This blog writes about matters of trust: usually from the perspective of the one who would be trusted or trustworthy. What about the flipside; when we ourselves are the ones doing the trusting?
He cites a new book, a recent Wall Street Journal article, and his own honest assessment that some of the potentially manipulative techniques outlined in the book are indistinguishable from the techniques that might be used by someone acting as a true trusted advisor.
Comments on David’s excellent posting are also worth reading. I want to sharpen the issue and add my two cents here.
As David puts it: how susceptible are we to those with high skills and low motives? What can we do to make ourselves less susceptible—less likely to trust the untrustworthy?
There are basically two generic solutions—you can see them played out in the comments to his post. One lies in exploring the other person, and one in exploring ourselves.
The first examines the other’s motives. Put simply, what’s in it for the other guy? If the answer isn’t clear, ask questions; if they’re not forthcoming, ask why. If the answer is too good to be true, it probably is. And so forth.
This isn’t about skepticism, but curiosity. If the issue is money (and it often is), it’s important to understand the other’s business model. “An investment that guarantees you a nine percent return? Hmmm—help me understand how you do that.”
The second solution lies in understanding ourselves—especially our weaknesses. What are we afraid of not getting, or of losing? What are we unconfident about, or threatened by?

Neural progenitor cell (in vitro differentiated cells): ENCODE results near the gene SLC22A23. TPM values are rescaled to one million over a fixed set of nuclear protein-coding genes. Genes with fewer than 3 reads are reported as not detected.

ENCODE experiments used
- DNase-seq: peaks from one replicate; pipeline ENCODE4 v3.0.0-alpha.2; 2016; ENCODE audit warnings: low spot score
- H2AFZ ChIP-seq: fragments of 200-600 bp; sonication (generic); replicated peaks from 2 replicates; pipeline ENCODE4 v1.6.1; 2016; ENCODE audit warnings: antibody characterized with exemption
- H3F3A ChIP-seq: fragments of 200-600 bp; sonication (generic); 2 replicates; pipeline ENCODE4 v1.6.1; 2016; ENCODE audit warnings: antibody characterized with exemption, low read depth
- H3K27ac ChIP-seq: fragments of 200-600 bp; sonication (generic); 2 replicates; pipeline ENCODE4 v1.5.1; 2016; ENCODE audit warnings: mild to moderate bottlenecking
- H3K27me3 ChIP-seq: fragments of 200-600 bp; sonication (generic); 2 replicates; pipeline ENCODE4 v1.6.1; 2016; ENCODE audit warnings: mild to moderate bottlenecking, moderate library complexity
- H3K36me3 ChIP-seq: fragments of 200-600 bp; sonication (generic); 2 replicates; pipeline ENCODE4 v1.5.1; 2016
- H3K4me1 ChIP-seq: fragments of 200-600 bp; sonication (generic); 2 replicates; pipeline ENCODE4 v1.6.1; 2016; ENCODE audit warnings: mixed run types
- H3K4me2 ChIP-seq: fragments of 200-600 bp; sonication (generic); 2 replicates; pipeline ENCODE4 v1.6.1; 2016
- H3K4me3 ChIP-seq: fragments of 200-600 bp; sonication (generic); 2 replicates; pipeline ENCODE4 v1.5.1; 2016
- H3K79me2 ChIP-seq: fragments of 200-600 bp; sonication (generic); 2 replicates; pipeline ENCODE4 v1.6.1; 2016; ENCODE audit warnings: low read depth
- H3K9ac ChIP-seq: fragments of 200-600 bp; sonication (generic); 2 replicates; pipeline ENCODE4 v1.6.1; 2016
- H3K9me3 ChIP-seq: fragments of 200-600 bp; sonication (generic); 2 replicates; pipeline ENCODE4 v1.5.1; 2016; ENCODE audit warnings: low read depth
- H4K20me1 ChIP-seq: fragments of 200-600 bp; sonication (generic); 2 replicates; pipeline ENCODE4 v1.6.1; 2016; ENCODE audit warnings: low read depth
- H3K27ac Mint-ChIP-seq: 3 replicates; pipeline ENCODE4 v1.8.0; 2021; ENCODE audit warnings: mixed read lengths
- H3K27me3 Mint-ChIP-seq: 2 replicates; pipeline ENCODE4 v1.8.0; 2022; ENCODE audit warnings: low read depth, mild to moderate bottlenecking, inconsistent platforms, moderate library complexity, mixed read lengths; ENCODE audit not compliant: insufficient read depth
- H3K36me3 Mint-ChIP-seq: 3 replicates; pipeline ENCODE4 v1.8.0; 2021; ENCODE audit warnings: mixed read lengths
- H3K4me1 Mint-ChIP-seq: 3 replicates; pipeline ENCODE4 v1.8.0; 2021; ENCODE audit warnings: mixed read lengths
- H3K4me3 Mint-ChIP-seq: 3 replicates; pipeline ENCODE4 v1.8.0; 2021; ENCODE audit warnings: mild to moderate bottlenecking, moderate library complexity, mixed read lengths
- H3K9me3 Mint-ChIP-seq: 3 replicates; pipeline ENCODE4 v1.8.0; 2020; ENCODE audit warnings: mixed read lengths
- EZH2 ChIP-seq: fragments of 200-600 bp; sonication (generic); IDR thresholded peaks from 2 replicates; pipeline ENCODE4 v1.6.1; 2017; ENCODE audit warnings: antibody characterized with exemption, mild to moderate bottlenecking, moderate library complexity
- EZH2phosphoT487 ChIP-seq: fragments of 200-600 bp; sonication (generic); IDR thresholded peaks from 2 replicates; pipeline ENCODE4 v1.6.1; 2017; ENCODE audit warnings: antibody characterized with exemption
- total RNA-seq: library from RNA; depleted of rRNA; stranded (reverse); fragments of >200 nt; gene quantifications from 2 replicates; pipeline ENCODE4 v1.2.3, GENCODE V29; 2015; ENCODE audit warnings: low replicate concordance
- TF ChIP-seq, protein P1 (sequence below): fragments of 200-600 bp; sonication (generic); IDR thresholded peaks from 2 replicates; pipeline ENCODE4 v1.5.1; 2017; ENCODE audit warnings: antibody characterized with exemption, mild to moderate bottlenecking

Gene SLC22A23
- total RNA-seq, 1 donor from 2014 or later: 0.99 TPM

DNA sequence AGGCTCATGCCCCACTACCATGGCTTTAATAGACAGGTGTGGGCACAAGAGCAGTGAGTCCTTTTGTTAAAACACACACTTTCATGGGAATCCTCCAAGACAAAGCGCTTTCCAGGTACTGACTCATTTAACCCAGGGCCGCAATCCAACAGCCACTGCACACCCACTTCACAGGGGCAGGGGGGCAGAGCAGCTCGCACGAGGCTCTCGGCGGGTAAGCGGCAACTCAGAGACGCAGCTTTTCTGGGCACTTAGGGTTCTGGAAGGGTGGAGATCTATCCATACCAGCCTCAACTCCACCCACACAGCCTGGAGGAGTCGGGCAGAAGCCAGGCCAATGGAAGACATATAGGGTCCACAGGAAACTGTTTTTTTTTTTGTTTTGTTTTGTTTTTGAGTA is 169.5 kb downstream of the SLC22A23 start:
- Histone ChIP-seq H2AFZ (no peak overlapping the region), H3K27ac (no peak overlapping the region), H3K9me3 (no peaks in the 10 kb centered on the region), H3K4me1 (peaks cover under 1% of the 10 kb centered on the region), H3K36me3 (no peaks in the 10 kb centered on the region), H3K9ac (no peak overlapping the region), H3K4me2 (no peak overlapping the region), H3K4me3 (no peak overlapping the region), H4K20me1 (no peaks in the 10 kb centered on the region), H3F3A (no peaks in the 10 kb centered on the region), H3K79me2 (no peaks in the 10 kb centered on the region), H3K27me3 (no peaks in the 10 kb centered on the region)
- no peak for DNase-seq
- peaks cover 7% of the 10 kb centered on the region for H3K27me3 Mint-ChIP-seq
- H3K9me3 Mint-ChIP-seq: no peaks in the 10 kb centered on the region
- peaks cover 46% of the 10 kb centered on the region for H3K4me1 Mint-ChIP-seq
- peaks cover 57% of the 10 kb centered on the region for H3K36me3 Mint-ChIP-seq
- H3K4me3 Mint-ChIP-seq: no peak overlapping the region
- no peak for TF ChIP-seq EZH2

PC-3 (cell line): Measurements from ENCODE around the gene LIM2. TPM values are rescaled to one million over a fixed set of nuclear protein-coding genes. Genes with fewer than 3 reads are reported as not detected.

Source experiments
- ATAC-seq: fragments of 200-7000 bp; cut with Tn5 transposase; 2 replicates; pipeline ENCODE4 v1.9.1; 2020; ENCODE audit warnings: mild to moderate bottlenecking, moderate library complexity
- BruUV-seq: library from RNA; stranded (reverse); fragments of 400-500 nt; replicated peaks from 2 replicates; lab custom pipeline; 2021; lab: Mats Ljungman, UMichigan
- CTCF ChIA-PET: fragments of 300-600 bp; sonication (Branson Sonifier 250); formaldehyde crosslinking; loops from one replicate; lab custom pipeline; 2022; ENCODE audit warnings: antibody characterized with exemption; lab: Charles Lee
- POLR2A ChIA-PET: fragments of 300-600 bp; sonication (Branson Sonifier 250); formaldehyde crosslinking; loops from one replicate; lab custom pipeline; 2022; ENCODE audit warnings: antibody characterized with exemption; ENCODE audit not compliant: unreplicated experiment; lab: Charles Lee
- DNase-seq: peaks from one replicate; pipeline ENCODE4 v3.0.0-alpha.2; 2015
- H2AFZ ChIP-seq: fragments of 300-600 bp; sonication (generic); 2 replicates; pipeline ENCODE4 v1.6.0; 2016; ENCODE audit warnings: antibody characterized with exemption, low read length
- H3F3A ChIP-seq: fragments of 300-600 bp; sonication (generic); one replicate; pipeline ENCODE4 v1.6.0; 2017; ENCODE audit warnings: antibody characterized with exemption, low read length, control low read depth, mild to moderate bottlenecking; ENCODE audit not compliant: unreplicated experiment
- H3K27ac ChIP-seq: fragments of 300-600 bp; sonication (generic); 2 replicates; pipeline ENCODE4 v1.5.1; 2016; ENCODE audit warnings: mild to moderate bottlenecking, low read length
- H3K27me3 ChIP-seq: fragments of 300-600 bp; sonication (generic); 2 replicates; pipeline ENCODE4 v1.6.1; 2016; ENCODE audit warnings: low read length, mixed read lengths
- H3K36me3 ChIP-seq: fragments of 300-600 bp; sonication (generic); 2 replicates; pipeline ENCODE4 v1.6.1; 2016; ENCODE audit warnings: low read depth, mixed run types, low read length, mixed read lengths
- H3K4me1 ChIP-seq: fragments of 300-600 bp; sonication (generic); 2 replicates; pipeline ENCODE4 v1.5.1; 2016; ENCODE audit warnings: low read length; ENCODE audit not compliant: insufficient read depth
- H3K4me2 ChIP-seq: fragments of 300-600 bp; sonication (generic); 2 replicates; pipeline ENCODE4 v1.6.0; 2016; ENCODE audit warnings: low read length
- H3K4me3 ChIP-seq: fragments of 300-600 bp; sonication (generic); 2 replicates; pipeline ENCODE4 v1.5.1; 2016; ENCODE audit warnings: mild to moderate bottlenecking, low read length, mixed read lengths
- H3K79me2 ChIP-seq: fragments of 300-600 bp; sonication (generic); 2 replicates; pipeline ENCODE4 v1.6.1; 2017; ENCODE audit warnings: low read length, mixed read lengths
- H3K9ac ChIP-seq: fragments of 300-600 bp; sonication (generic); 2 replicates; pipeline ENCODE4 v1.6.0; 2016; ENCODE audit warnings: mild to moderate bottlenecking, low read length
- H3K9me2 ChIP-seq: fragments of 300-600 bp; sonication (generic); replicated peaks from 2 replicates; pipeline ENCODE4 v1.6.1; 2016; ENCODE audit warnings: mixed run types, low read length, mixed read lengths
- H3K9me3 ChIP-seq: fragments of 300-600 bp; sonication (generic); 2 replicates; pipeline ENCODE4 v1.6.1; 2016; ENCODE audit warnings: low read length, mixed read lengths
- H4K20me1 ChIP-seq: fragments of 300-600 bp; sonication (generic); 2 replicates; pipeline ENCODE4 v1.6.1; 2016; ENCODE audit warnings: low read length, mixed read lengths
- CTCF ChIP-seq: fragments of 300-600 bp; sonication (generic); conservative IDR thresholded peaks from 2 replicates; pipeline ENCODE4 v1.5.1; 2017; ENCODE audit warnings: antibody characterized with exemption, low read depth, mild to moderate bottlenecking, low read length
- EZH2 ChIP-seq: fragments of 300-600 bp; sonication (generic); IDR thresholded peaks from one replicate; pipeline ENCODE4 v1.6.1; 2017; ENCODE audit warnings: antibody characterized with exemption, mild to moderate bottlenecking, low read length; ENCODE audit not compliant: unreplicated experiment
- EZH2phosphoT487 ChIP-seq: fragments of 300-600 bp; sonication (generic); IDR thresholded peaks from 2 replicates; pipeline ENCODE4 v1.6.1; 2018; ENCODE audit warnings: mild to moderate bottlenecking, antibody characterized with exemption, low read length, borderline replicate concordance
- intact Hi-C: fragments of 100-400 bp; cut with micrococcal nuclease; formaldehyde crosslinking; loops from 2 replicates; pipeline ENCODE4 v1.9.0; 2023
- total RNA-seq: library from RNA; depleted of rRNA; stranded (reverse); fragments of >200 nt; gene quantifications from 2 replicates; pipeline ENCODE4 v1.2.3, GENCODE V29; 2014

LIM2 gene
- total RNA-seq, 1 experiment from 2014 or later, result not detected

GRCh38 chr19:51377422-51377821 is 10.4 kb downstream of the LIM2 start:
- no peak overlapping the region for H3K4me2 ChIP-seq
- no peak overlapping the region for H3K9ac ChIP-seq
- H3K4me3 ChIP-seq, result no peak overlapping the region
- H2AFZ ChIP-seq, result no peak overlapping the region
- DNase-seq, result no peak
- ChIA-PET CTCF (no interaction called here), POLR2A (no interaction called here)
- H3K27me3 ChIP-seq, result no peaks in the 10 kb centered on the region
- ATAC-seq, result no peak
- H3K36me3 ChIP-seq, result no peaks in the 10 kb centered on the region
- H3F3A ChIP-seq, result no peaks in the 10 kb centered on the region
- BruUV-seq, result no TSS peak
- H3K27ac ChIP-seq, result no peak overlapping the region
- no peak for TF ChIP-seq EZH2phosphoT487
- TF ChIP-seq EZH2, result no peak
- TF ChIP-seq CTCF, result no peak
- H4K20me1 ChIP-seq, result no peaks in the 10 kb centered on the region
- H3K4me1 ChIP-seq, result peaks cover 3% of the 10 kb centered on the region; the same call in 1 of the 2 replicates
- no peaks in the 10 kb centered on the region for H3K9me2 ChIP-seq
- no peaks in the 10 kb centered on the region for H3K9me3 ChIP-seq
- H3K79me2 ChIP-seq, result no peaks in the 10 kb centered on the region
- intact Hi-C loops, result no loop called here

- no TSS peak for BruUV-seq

Self-knowledge improves our gut instincts, but even more helps us listen to the gut instincts we already have.
Sacha Baron Cohen’s alter ego in Da Ali G Show (the rap version of Borat) had, to my recollection, only two encounters with people who refused to buy into the joke—Donald Trump and Newt Gingrich. Say what you like about those two, but their self-confidence is high enough to make them bullet-proof to the practical joker. Each in effect said, “if you’re real, you’re an idiot and I’m not buying in. If not, then your joke is boring and I’m busy, goodbye.”
Mark Twain wrote about The Man Who Corrupted Hadleyburg—a 19th century version of Borat, holding a mirror to a town that thought it was incorruptible. It became thoroughly corrupted not because it was corrupt to begin with, but because it thought it wasn’t.
Of course, when it comes to trust, there are no guarantees. Trust lies in that interesting territory between blind faith and calculated risk-taking.